The sharp dive in Chinese stocks this week sent a sudden chill through markets around the world, from New York to Mumbai, India. But for months, some of China’s nearest neighbors and top trading partners have felt cool breezes blowing through the world’s second-biggest economy.
Take Taiwan, an export-reliant island of 23 million people about 100 miles off China’s southeastern coast. Nearly 40% of its exports, and 57% of its outbound foreign investment, go to China. Taiwan’s government had forecast its economy would expand at least 3% this year.
But with demand slackening on the mainland for high-tech goods and other items, Taiwanese officials this summer slashed their growth target nearly in half, to 1.65%, and some analysts say even that may be a reach. A survey by the Taiwan Institute of Economic Research released this week found 18.8% of Taiwanese manufacturers were optimistic about the next six months, down from 25.2% in June.
Confidence has been shaken further as Taiwan’s stock market slumped along with Shanghai’s, and China devalued its currency, making Taiwanese exports relatively more expensive. That has sent authorities in Taiwan scrambling to prop up share prices through government purchases — and consider a devaluation of Taiwan’s currency to prevent further economic damage.
“Honestly speaking, we are now at a very difficult time,” said Connie Hui-chuan Chang, director-general of Taiwan’s National Development Council, a key economic planning body. “Because of the influence upon us of what happened in China …. the Cabinet has been working out how we can boost up our economic growth again.”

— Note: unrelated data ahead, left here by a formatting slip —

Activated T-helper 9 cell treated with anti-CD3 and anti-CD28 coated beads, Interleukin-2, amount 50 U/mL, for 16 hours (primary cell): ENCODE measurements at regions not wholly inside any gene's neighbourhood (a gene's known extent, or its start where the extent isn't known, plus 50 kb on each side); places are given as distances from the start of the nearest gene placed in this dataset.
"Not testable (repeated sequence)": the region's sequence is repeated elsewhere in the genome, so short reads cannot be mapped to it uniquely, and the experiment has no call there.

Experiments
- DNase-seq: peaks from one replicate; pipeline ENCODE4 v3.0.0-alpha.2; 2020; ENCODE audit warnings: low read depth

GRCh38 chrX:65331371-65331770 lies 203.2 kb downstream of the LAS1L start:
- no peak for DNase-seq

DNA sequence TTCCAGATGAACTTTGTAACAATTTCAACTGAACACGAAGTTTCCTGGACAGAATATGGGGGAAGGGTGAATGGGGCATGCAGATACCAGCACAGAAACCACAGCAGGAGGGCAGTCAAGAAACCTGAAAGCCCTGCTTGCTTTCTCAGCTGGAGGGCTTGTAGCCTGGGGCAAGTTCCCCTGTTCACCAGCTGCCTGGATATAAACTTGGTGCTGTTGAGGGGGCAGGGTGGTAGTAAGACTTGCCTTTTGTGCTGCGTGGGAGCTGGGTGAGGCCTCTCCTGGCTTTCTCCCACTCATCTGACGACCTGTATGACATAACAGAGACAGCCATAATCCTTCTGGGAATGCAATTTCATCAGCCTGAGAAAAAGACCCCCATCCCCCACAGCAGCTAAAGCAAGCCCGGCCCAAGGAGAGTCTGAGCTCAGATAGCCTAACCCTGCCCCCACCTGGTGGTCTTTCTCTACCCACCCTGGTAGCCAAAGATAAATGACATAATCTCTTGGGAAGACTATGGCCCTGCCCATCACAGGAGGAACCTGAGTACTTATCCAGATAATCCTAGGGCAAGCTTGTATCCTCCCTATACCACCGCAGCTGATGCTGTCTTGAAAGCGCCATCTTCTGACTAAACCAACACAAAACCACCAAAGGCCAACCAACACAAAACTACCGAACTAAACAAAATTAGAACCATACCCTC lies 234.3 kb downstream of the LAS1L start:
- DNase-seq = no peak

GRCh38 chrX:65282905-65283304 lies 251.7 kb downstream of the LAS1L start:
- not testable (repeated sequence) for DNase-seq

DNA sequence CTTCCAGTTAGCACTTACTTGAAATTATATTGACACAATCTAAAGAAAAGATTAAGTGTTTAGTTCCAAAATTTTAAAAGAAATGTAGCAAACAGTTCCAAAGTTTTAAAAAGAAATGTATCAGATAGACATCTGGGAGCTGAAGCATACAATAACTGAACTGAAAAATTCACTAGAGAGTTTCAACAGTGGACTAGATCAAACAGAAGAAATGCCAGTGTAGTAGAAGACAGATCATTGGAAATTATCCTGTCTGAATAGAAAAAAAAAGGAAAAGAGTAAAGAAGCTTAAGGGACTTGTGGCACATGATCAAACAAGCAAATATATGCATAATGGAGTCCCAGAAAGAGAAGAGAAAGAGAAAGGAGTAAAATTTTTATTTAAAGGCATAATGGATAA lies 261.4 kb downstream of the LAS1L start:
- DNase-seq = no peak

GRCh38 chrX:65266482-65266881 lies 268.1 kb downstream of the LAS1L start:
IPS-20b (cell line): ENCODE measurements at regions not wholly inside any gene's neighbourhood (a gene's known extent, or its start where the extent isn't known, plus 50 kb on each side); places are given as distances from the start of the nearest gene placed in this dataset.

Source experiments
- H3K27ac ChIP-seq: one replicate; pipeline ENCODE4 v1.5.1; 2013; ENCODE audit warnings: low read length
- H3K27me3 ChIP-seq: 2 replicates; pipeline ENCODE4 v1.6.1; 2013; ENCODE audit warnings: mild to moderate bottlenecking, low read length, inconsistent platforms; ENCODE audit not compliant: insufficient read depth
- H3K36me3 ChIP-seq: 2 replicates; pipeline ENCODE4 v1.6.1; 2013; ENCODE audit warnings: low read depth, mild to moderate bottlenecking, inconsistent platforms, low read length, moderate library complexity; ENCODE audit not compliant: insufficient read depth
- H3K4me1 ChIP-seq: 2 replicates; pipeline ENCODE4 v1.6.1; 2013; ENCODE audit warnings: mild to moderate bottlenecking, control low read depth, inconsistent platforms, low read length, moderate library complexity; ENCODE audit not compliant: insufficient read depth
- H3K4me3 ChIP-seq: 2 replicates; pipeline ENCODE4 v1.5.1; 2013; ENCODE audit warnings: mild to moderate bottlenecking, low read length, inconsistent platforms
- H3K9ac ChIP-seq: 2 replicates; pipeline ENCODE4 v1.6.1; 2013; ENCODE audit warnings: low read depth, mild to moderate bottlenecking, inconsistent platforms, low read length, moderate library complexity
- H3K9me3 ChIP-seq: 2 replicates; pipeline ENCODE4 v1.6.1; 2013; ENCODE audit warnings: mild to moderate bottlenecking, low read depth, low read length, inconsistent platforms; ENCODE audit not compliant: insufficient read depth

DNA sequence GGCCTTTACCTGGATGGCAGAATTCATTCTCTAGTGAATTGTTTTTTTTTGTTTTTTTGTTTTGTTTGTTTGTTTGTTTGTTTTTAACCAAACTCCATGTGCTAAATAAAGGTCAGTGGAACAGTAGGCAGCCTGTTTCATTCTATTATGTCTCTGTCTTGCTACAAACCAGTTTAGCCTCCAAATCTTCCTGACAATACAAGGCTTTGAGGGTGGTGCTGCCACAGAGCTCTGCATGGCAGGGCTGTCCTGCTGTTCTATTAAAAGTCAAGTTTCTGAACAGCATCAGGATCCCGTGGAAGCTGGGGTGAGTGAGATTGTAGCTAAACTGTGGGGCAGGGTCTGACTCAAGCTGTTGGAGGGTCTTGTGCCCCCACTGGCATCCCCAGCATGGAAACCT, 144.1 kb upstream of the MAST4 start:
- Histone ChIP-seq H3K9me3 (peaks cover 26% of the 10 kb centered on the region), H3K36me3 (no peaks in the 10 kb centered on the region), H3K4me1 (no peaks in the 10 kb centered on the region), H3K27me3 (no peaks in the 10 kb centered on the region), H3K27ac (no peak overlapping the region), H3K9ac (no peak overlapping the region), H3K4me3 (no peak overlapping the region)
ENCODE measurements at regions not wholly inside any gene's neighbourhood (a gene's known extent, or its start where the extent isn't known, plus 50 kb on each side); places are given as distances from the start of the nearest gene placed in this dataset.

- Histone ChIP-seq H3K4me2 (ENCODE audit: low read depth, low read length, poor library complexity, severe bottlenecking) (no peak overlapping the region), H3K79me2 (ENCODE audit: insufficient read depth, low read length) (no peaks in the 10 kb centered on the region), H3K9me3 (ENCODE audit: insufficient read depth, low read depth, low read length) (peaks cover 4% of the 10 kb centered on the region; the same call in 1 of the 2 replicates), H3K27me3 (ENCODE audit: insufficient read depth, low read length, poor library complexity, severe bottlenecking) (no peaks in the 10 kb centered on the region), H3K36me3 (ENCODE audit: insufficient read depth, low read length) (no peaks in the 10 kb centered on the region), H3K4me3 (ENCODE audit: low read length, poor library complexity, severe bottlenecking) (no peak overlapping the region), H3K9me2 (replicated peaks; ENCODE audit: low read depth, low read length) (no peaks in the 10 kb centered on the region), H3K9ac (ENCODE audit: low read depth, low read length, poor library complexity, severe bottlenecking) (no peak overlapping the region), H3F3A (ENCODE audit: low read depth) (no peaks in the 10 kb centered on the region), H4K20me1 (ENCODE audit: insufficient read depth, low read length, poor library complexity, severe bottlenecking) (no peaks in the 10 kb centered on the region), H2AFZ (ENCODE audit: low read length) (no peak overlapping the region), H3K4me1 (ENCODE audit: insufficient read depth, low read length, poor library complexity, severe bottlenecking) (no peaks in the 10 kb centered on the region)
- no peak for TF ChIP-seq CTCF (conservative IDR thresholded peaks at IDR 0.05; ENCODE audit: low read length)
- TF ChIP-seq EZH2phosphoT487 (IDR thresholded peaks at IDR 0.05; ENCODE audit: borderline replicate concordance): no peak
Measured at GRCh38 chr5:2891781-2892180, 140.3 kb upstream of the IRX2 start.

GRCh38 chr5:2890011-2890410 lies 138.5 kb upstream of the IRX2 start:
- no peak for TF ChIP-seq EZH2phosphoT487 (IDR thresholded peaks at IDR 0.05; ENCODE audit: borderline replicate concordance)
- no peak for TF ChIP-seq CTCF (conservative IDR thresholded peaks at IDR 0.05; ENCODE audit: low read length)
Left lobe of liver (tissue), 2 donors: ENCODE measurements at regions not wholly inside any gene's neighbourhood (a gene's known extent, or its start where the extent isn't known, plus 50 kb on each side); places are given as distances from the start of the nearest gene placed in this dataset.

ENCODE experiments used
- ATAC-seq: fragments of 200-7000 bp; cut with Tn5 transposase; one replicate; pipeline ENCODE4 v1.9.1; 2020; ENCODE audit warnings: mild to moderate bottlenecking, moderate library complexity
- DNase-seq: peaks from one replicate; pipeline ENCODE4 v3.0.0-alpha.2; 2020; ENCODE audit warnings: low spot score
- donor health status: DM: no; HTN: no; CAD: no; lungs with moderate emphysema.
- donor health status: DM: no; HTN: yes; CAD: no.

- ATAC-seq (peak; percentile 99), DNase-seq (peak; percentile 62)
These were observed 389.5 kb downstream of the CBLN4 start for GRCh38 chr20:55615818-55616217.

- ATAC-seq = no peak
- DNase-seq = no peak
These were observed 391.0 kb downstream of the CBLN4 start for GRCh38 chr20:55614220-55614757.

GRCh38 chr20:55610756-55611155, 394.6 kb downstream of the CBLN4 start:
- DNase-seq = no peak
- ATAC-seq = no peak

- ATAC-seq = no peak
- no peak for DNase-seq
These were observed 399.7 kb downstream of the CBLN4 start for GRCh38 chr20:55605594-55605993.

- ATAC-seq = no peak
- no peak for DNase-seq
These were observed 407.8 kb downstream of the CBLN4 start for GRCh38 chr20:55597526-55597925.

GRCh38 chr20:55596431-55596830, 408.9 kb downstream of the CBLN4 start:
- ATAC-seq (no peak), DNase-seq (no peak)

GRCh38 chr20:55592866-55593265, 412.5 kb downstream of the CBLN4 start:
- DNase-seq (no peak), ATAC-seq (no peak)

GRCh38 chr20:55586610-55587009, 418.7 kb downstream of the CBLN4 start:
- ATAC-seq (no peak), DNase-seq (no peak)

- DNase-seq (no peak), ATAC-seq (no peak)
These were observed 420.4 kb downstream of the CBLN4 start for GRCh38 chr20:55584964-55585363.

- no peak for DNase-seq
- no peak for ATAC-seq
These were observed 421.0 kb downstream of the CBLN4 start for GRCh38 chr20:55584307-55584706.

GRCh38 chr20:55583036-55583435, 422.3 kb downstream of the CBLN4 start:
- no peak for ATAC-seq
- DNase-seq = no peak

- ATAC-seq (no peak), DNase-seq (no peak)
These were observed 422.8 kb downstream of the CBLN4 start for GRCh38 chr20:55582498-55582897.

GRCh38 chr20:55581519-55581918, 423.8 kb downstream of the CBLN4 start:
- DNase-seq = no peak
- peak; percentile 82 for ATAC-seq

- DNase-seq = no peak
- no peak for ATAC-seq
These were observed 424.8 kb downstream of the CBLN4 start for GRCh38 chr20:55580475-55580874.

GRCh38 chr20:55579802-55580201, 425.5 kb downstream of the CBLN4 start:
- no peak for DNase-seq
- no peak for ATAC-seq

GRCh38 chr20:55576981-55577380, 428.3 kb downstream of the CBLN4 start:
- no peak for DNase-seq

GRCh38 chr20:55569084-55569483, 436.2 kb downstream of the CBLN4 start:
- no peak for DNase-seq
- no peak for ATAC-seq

Taiwan isn’t alone. Investors, small-business owners, chief executives and government officials from Japan to Vietnam to Australia are rethinking and readjusting as China’s slowdown ripples across Asia and other parts of the globe.
In the U.S., the stock market surged Wednesday, with the Dow Jones industrial average soaring about 619 points and finishing with a gain of nearly 4% after severe declines in five consecutive sessions, mainly in response to China’s economic woes. The broader Standard & Poor’s 500 index gained 3.9%, and the Nasdaq composite index also shot up about 4.2%.
But the same could not be said for China, where the Shanghai Composite dropped 1.3% on Wednesday after a volatile day of trading. The Shenzhen Composite also fell 3.1%, while ChiNext, a Shenzhen-based exchange that hosts fast-growing enterprises, ended down 5.1%.
Chinese stocks have fallen about 16% over the last week, rattling markets worldwide as investors raise concerns about the Chinese leadership’s management of the country’s slowing economy, even though Chinese markets are not highly integrated with the global financial system and many analysts and investors treat them as an entity almost separate from other economic indicators.
China plays an increasingly central role in global trade — the country accounts for at least 15% of global output — and panic about the volatility of its markets has cut trillions of dollars from exchanges around the world, in both developed and emerging economies.
“Australia and Indonesia, the big exporters that are depending on Chinese demand for everything from copper to iron ore, will be affected [by China’s slowdown]; Brazil is another one,” said Damien Ma, a fellow at the Chicago-based Paulson Institute, which focuses on sustainable growth in the U.S. and China.
“People are not sure if Chinese demand is going to be there. The other area is Middle East countries, with oil down to $40 a barrel. Car sales in China are still growing but slowing, that adds to uncertainty about where demand is coming from. Outside of cars, you have industry, but that’s slowing in China too. So that’s put downward pressure on oil markets.”